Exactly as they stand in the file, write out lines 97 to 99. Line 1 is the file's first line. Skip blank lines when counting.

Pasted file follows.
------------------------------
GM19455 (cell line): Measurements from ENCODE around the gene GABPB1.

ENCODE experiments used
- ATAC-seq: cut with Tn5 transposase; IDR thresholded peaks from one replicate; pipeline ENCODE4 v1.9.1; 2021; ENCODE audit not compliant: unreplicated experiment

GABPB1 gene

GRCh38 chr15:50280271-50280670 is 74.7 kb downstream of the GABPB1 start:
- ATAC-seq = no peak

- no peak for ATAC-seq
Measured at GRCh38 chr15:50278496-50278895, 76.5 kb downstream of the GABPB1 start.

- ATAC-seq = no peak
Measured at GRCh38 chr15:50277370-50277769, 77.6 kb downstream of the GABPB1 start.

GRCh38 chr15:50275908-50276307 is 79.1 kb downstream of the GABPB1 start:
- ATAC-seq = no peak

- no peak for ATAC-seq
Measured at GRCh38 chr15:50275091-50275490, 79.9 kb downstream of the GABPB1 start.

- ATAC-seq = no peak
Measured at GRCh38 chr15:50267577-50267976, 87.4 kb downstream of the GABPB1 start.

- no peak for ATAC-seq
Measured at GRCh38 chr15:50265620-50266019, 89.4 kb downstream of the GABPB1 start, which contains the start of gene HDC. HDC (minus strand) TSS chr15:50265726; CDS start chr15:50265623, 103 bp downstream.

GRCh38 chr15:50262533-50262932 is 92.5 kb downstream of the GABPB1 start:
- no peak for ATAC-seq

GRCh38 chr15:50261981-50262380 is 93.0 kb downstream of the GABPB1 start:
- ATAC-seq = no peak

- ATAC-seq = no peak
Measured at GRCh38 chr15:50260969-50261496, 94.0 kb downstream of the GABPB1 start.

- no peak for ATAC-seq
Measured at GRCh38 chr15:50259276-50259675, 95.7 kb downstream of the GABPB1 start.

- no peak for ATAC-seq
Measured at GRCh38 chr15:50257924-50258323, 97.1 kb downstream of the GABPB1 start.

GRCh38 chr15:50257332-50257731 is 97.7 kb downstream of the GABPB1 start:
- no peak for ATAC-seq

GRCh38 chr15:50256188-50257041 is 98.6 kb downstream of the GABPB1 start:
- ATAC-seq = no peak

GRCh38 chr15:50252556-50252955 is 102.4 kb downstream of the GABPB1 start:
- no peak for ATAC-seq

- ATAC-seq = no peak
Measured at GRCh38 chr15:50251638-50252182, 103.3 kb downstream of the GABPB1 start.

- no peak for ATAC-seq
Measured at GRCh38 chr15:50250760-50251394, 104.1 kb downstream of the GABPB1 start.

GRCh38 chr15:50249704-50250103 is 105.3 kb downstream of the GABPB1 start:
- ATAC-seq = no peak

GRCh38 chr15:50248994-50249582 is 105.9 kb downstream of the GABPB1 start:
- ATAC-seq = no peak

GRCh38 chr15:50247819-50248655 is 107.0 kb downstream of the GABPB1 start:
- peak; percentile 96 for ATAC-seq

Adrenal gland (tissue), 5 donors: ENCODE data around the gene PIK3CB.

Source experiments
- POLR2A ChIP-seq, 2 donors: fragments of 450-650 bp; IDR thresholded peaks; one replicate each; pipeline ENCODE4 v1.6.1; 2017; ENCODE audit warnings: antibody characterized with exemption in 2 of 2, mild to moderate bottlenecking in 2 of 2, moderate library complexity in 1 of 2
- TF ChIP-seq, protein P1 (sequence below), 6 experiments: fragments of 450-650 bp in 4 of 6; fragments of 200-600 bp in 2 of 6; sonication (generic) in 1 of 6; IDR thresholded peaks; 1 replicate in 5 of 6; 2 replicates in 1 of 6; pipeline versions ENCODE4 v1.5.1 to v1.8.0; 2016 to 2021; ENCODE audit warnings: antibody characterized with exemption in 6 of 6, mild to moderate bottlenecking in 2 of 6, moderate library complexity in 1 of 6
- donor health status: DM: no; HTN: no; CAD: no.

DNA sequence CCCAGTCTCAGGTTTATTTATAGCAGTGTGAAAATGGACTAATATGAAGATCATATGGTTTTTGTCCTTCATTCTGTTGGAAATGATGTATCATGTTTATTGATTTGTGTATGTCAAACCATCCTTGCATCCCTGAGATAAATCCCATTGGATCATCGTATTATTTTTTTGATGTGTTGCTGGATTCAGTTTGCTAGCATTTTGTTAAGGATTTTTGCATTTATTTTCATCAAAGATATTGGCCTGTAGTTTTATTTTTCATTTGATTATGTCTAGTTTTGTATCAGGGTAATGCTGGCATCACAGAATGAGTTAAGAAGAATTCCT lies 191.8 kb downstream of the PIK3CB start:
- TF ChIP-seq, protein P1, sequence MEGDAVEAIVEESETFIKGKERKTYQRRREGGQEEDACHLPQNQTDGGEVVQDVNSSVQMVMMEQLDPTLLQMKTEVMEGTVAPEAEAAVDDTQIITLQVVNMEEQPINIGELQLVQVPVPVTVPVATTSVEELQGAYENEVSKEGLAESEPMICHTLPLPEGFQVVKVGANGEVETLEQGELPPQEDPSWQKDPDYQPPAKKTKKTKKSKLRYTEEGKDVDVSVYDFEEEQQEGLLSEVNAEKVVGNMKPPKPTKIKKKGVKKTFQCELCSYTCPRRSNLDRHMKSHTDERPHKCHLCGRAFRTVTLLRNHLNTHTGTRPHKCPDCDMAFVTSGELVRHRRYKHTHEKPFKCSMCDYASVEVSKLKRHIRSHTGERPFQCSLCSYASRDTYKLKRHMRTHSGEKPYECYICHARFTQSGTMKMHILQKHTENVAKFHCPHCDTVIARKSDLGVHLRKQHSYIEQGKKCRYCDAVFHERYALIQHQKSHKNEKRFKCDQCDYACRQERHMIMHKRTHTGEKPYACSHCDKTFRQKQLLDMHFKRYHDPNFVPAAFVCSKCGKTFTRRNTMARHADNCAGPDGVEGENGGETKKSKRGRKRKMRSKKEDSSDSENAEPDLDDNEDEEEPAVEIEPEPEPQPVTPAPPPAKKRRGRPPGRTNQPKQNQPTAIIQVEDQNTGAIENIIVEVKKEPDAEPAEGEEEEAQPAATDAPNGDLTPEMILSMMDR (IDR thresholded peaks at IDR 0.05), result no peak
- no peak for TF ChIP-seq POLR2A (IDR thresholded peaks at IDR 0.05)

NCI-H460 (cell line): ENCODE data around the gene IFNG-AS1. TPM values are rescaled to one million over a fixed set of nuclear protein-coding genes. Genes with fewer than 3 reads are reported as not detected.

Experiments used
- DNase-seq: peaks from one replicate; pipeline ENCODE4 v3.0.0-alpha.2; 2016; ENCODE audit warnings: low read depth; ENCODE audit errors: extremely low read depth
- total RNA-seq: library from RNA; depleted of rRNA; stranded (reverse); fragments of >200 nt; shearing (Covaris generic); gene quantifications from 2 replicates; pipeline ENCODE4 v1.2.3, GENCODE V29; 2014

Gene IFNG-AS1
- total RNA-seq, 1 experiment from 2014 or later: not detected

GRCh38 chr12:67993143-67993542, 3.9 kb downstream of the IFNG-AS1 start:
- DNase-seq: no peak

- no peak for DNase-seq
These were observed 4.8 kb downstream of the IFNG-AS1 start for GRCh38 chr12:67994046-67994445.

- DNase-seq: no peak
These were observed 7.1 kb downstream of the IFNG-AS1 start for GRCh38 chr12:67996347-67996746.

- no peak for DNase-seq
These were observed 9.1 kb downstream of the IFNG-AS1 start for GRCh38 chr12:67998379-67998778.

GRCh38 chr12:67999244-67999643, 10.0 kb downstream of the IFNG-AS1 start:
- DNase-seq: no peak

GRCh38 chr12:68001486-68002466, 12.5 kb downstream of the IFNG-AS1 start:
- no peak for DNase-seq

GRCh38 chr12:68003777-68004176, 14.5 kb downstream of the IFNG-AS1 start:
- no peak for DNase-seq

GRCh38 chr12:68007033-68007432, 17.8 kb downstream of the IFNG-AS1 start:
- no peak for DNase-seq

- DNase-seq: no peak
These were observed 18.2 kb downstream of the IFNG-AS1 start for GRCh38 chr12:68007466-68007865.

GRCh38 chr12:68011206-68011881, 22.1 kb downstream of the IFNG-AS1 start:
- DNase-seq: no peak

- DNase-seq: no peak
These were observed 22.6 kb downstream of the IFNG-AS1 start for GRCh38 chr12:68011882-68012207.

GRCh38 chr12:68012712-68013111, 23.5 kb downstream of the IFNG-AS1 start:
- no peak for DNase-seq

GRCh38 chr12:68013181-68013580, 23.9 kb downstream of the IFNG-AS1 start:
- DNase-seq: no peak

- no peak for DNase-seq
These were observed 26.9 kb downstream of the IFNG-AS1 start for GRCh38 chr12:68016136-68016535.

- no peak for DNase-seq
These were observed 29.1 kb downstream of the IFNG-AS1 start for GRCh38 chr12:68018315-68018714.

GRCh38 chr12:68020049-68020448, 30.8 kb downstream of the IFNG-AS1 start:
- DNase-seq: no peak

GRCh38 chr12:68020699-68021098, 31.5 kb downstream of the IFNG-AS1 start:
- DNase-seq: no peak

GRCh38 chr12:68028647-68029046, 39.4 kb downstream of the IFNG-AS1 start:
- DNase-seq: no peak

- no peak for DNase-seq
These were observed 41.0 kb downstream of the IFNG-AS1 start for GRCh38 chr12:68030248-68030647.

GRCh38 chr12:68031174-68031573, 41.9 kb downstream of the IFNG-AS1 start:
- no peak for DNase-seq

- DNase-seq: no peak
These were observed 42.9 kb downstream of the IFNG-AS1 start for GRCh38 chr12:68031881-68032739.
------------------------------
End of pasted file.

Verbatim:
GRCh38 chr12:68031174-68031573, 41.9 kb downstream of the IFNG-AS1 start:
- no peak for DNase-seq

- DNase-seq: no peak